Java Secure Socket Extension (JSSE) APIs are based around SSL, and the APIs are responsible for key negotiation and subsequent encryption and decryption. For a sample set of programs that illustrate the use of JSSE, see my earlier articles (listed in the See Also section, below). Since some of these articles are somewhat dated, note that the
trustStore entries will have to replaced by later versions of the corresponding files.
Some of the cipher suites may not be enabled for optimization of startup time. When
SSLSockets are first created, no handshaking is done, so that applications can first set their communication preferences: which cipher suites to use, whether the socket should be in client or server mode, and so on. However, security is always provided by the time that application data is sent over the connection.
getSupportedCipherSuites() method in
SSLSocket returns all the possible suites that can be enabled for the connection. You can then use the
setEnabledCipherSuites() to enable a subset of the available cipher suites, or to prioritize them. Use
getEnabledCipherSuites() to return a list of all the enabled suites that are enabled by default, or that are set by a previous
setEnabledCipherSuites() method call.
You can use the
getCipherSuite() method in
SSLSession to obtain the actual cipher used for the connection.
The following code illustrates the changes I made to the server program. The program uses regular expressions to prioritize AES encryption algorithms, with 256 bits as key size.
Here is the corresponding client code:
When running the server and the client, the output on the server side should be similar to the following:
This output illustrates that the AES 256-bit algorithms are set to higher precedence than the other available algorithms. The cipher suite
TLS_RSA_WITH_AES_256_CBC_SHA name constitutes the key negotiation, bulk encryption algorithms, and the key size, which in this case are RSA, AES and 256, respectively. SHA is used in the HMAC construction for integrity protection. By setting some of the debug output (as illustrated in my earlier article), you can get a peek into the inner workings of the different phases of the SSL algorithm.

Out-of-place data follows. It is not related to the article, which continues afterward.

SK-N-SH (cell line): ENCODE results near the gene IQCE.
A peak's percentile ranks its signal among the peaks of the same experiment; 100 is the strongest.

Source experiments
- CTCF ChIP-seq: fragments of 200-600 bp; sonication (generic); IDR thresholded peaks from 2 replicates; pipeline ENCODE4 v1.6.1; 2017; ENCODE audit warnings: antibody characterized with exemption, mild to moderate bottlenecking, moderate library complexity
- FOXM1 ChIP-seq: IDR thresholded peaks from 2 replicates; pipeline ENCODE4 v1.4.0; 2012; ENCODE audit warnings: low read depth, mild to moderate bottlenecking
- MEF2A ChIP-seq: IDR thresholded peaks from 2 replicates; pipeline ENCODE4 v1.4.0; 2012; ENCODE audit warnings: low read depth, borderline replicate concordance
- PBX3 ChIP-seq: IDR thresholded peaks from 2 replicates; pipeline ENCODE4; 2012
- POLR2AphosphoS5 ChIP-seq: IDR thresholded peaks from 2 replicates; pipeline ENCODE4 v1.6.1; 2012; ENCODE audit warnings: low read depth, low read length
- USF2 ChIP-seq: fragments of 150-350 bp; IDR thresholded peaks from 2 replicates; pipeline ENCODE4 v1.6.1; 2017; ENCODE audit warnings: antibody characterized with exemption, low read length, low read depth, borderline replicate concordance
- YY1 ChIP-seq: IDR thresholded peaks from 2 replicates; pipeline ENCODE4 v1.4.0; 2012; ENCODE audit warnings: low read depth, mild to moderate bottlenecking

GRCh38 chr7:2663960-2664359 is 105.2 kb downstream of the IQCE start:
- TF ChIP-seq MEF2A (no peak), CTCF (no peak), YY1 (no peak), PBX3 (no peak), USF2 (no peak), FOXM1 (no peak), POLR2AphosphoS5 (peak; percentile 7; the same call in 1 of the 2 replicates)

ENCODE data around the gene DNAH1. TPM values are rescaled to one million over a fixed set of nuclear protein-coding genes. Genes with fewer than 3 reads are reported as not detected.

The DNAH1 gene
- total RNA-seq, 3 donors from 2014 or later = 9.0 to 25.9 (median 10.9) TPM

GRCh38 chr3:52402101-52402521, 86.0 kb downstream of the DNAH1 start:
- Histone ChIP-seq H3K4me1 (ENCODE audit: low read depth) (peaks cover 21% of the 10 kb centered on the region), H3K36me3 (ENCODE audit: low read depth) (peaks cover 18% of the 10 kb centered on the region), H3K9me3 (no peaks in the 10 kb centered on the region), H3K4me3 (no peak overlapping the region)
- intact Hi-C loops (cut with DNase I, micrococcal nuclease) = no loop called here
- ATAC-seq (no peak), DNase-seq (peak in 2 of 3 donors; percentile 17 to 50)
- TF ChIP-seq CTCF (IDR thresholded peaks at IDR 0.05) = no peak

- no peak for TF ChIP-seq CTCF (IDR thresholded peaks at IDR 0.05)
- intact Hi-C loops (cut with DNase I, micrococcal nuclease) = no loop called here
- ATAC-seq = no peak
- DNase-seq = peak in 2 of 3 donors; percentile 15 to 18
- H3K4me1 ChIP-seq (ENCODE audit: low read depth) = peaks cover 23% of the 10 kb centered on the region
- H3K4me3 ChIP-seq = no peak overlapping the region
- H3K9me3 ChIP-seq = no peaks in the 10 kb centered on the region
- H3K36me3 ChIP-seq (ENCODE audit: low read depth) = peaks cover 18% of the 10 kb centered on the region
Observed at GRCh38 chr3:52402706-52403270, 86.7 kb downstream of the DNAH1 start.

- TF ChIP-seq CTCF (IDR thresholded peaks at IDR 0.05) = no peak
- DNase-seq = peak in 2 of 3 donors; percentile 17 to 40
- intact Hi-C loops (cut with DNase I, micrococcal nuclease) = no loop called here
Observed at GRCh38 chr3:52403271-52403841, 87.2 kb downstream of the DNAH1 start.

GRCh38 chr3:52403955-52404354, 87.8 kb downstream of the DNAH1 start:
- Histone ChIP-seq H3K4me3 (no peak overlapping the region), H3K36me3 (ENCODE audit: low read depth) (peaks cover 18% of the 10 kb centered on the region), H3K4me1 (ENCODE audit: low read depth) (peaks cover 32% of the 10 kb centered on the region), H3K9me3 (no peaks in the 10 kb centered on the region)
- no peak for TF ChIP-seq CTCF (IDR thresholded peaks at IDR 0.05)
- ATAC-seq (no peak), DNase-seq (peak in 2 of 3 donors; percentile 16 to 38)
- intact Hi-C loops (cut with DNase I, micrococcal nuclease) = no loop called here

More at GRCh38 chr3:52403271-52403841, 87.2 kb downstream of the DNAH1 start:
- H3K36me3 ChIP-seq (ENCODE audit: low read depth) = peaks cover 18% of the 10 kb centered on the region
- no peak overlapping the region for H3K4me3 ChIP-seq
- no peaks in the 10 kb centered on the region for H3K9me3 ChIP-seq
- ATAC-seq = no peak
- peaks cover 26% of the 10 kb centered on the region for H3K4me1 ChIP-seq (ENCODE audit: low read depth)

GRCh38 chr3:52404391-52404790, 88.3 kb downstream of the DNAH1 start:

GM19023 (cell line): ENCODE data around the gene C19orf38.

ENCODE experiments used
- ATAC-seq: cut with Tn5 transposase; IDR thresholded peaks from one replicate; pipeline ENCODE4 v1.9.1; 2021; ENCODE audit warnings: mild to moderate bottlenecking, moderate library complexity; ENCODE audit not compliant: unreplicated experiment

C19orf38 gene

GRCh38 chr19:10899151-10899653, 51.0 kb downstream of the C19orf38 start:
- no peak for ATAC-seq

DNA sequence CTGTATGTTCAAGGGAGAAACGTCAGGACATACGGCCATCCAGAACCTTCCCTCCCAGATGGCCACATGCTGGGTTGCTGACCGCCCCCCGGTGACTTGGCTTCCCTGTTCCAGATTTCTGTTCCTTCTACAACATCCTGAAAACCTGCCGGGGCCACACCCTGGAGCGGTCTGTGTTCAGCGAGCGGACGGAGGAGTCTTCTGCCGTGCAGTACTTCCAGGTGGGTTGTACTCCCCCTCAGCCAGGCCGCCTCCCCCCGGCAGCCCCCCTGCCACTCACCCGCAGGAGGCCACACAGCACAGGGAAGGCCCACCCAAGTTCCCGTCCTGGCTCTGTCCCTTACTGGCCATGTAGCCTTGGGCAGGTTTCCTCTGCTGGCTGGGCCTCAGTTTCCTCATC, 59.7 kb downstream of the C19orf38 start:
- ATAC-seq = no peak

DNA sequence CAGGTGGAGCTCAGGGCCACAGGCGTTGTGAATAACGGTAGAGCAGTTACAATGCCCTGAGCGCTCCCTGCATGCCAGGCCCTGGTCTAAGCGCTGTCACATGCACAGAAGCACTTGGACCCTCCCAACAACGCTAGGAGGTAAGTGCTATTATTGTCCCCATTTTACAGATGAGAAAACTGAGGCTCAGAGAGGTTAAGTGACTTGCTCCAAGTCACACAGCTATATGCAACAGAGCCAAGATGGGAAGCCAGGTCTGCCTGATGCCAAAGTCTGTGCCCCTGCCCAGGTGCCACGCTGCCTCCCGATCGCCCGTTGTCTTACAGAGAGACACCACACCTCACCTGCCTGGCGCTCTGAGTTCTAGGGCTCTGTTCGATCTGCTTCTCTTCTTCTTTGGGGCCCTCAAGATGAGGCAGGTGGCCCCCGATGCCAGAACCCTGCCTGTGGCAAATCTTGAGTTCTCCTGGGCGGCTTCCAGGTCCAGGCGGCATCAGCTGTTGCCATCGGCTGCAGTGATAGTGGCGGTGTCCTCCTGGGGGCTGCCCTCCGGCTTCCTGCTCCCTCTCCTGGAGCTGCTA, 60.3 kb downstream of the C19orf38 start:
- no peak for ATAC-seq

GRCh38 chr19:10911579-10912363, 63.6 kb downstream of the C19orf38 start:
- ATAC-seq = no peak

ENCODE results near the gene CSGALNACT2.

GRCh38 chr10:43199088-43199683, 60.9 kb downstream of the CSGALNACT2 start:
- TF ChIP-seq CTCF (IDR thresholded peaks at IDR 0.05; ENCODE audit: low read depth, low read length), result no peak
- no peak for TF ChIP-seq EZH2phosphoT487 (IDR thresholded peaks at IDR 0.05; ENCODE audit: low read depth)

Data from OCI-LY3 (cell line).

Note: For performance reasons, it's probably not a good idea to enable all the supported algorithms, but I've included them here for illustration purposes.
The JCE framework is a very powerful and flexible framework for using different cryptographic algorithms. It's based on a provider architecture that enables the same framework to be used for newer cryptographic algorithms. From a developer perspective, this means a higher level of abstraction, and a common set of APIs for newer and different cryptographic algorithms -- without the need to worry about the inner workings of the algorithm.
Some of the other Java security APIs -- such as JSSE -- are implemented on top of JCE, and supplement it to make the different cryptographic algorithms (ciphers, Message Authentication Codes (MACs), and Key Exchange algorithms) available to in a more developer-friendly manner.
Java World article on AES
Java World article on Java Security optional packages (reprinted in java.sun.com)
AES home page
Raghavan "Rags" Srinivas is a Java technology evangelist at Sun Microsystems, Inc. He specializes in Java technology and distributed systems. Srinivas has worked on several technology areas, including internals of VMS, UNIX® software, and NT.